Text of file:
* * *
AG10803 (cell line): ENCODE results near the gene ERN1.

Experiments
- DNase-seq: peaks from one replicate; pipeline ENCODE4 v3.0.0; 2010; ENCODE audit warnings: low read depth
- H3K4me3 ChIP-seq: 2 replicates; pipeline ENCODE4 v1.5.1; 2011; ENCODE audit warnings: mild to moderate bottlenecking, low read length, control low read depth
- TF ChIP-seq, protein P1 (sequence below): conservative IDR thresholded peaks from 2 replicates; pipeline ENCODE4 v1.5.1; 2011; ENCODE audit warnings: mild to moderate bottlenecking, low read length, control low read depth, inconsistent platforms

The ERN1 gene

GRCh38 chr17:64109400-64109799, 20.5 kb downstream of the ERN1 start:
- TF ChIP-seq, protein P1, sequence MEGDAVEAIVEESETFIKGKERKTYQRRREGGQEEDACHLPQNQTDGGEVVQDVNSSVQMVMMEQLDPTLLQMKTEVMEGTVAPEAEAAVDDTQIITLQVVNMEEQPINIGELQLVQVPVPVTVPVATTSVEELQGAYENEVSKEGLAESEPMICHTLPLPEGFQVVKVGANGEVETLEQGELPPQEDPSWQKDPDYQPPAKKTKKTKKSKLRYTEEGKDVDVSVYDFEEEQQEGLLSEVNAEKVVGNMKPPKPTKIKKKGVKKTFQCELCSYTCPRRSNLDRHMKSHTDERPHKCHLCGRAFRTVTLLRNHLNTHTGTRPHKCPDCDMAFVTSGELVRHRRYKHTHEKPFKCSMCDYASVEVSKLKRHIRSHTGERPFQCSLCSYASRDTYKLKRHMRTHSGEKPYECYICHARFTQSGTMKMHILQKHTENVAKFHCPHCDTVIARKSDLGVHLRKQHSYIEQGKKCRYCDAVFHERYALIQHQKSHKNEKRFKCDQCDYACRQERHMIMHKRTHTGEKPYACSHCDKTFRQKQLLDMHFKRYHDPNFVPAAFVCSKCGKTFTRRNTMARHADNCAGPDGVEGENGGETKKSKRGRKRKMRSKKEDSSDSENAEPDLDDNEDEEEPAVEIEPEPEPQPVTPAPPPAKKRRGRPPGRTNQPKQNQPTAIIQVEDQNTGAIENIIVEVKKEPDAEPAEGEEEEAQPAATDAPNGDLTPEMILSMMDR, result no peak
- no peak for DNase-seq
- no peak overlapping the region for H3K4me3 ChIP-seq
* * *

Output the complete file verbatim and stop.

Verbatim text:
AG10803 (cell line): ENCODE results near the gene ERN1.

Experiments
- DNase-seq: peaks from one replicate; pipeline ENCODE4 v3.0.0; 2010; ENCODE audit warnings: low read depth
- H3K4me3 ChIP-seq: 2 replicates; pipeline ENCODE4 v1.5.1; 2011; ENCODE audit warnings: mild to moderate bottlenecking, low read length, control low read depth
- TF ChIP-seq, protein P1 (sequence below): conservative IDR thresholded peaks from 2 replicates; pipeline ENCODE4 v1.5.1; 2011; ENCODE audit warnings: mild to moderate bottlenecking, low read length, control low read depth, inconsistent platforms

The ERN1 gene

GRCh38 chr17:64109400-64109799, 20.5 kb downstream of the ERN1 start:
- TF ChIP-seq, protein P1, sequence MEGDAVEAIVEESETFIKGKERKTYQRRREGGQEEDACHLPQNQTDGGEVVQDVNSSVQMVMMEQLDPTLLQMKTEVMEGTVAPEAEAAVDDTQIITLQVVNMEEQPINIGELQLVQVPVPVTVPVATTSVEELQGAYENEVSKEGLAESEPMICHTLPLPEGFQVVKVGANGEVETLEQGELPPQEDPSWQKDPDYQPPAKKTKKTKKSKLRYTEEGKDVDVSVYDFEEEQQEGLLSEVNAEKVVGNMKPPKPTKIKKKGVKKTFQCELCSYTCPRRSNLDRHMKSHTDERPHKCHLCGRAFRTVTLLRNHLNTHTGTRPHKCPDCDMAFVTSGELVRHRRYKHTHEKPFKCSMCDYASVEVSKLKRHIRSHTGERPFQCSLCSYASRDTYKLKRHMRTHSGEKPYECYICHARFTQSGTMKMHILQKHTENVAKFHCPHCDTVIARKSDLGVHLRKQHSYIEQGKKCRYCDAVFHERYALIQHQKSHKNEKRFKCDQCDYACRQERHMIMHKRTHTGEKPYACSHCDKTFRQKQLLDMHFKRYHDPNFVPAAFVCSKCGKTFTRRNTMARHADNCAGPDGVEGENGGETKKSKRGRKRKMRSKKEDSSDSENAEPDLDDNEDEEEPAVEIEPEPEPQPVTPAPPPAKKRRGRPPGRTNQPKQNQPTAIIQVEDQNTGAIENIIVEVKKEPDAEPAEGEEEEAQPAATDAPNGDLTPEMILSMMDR, result no peak
- no peak for DNase-seq
- no peak overlapping the region for H3K4me3 ChIP-seq